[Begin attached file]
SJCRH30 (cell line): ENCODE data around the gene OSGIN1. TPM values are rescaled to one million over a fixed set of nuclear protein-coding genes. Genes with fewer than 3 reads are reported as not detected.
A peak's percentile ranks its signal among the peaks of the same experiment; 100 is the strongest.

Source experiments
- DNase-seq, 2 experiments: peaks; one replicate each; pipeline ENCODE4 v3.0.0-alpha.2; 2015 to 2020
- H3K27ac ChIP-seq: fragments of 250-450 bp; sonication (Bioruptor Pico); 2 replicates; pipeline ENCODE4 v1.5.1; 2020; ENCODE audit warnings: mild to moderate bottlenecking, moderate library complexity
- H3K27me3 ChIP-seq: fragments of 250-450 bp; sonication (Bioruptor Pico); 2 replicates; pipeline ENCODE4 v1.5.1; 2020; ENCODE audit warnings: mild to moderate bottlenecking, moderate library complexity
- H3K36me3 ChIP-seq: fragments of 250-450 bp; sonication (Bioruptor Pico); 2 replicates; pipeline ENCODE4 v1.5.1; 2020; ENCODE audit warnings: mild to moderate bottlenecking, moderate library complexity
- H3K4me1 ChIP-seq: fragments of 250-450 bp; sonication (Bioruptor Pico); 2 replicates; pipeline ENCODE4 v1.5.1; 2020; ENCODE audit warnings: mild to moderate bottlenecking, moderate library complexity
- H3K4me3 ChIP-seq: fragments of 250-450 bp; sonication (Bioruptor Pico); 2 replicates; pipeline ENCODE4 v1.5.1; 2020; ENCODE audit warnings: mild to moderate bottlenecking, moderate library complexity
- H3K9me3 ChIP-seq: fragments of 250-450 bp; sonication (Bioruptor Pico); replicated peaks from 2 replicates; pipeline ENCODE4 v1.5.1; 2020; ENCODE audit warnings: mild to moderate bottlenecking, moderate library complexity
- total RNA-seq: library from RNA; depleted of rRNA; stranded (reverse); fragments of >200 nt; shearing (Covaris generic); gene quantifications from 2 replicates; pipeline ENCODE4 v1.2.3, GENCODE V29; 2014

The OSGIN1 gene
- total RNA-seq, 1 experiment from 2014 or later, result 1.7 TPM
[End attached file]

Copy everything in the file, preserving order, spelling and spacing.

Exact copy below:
SJCRH30 (cell line): ENCODE data around the gene OSGIN1. TPM values are rescaled to one million over a fixed set of nuclear protein-coding genes. Genes with fewer than 3 reads are reported as not detected.
A peak's percentile ranks its signal among the peaks of the same experiment; 100 is the strongest.

Source experiments
- DNase-seq, 2 experiments: peaks; one replicate each; pipeline ENCODE4 v3.0.0-alpha.2; 2015 to 2020
- H3K27ac ChIP-seq: fragments of 250-450 bp; sonication (Bioruptor Pico); 2 replicates; pipeline ENCODE4 v1.5.1; 2020; ENCODE audit warnings: mild to moderate bottlenecking, moderate library complexity
- H3K27me3 ChIP-seq: fragments of 250-450 bp; sonication (Bioruptor Pico); 2 replicates; pipeline ENCODE4 v1.5.1; 2020; ENCODE audit warnings: mild to moderate bottlenecking, moderate library complexity
- H3K36me3 ChIP-seq: fragments of 250-450 bp; sonication (Bioruptor Pico); 2 replicates; pipeline ENCODE4 v1.5.1; 2020; ENCODE audit warnings: mild to moderate bottlenecking, moderate library complexity
- H3K4me1 ChIP-seq: fragments of 250-450 bp; sonication (Bioruptor Pico); 2 replicates; pipeline ENCODE4 v1.5.1; 2020; ENCODE audit warnings: mild to moderate bottlenecking, moderate library complexity
- H3K4me3 ChIP-seq: fragments of 250-450 bp; sonication (Bioruptor Pico); 2 replicates; pipeline ENCODE4 v1.5.1; 2020; ENCODE audit warnings: mild to moderate bottlenecking, moderate library complexity
- H3K9me3 ChIP-seq: fragments of 250-450 bp; sonication (Bioruptor Pico); replicated peaks from 2 replicates; pipeline ENCODE4 v1.5.1; 2020; ENCODE audit warnings: mild to moderate bottlenecking, moderate library complexity
- total RNA-seq: library from RNA; depleted of rRNA; stranded (reverse); fragments of >200 nt; shearing (Covaris generic); gene quantifications from 2 replicates; pipeline ENCODE4 v1.2.3, GENCODE V29; 2014

The OSGIN1 gene
- total RNA-seq, 1 experiment from 2014 or later, result 1.7 TPM